Monday, December 24, 2007

Should Apple Give Back Hard Drives?



As reported by SlashDot:

"As if having to pay $160 to replace a failed 80-GB drive wasn't bad enough, Dave Winer learned to his dismay that Apple had no intention of giving him back the disk he paid them to replace. Since it contained sensitive data like source code and account info, Dave rightly worries about what happens if the drive falls into the wrong hands. Which raises an important question: In an age of identity theft and other confidentiality concerns, is it time for Apple — and other computer manufacturers — to start following the practice of auto mechanics and give you the option of getting back disks that are replaced?"


---------- FIX YOUR THINKING COMMENTARY ----------


I don't think this is Apple that is the problem ... often Seagate/WesternDigital/Hitachi make Apple return the drive to them to get credit for the failed drive - which Apple should get. This being said, I have always wished Apple would give back ANY part they replaced. I always (if I can) do such with my customers when I work on their computers. I do try to keep any kind of power adapter because usually I can fuse different power adapters together to make either a bench/test adapter or a temporary customer exchange unit.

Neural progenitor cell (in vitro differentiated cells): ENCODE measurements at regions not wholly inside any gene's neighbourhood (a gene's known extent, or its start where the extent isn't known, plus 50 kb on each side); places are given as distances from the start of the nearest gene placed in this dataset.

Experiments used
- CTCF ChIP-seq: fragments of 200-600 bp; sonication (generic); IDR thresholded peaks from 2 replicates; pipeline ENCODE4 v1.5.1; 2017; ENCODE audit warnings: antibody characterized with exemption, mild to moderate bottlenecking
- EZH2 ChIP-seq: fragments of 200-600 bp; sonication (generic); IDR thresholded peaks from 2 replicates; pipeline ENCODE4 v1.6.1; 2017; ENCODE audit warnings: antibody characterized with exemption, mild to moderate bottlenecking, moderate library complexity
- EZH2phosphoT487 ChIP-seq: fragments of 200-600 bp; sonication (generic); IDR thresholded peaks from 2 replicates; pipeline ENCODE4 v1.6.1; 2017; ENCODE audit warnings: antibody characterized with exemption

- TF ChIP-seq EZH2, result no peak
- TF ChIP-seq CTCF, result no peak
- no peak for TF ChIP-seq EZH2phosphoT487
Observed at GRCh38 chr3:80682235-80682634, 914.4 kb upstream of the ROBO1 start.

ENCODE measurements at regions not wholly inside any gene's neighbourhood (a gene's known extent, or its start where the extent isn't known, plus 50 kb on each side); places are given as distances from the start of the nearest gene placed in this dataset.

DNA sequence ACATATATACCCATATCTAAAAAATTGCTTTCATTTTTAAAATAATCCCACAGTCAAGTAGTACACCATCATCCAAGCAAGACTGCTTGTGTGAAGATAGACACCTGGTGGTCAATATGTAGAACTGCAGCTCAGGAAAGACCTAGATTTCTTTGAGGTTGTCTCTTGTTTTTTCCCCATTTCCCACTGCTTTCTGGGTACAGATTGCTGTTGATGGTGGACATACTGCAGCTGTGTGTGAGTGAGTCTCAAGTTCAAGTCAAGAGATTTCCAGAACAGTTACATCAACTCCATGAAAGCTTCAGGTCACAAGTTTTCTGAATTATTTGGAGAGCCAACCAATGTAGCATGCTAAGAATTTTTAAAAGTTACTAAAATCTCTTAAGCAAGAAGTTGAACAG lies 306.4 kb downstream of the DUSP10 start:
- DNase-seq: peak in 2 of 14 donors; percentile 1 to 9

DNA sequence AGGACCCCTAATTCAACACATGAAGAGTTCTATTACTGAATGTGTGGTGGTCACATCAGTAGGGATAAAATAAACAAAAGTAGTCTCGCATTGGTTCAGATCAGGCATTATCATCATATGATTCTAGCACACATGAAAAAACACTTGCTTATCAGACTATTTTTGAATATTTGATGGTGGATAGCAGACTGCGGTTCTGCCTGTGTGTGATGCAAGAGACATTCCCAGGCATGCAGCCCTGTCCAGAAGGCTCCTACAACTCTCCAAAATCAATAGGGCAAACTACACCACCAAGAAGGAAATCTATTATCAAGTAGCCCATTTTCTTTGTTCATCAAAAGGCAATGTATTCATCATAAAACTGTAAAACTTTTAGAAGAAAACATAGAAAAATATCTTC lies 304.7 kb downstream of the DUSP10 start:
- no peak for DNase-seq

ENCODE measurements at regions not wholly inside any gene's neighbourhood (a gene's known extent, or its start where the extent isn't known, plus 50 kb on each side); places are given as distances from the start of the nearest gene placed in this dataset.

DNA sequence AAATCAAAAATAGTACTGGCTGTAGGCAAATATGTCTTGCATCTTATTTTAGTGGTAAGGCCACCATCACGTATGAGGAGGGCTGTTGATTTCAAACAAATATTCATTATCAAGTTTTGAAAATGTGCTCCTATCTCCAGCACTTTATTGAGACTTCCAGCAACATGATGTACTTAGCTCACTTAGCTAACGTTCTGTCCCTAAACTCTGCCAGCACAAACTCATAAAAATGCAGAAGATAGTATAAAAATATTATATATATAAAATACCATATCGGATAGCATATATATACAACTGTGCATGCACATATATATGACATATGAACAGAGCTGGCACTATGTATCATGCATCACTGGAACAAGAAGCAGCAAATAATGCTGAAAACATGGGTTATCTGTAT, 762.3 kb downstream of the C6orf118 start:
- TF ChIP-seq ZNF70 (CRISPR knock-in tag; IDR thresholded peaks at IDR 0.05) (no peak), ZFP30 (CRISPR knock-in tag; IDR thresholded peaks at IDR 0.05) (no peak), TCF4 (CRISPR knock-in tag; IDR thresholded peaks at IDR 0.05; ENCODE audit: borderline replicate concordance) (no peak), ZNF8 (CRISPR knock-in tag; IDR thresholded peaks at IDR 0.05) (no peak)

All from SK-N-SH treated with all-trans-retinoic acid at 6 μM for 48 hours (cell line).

3 comments:

Anonymous said...

He paid for the replacement drive, so ostensibly the original was not under warrantee. Why would Apple have to return it to the manufacture?

If Apple did return it to the manufacture for credit, that should have been passed on to the customer.

I hate to say it, but Apple keeping the drive amounts to theft.

fixyourthinking said...

I do understand that hard drive manufacturers need to analyze the drives for quality control purposes ... but a hard drive is a part that the manufacturer should be able to trust Apple to replace and analyze then give the part back to the consumer. I paid for the original AND I pay for the replacement by paying for the warranty.

Anonymous said...

If I replace the drive myself, which I have in the past in iBooks, I get to keep the original. The manufacture makes no demand of the faulty drive back. The manufacture never even knows there was a problem.

If Apple is going to replace the drive and charge the customer, they can ask for the original drive, but they have no rights to it. Neither does the manufacture.

Of course, Apple has a right to any original hardware replaced under warrantee or AppleCare. That's in the warrantee and AppleCare terms.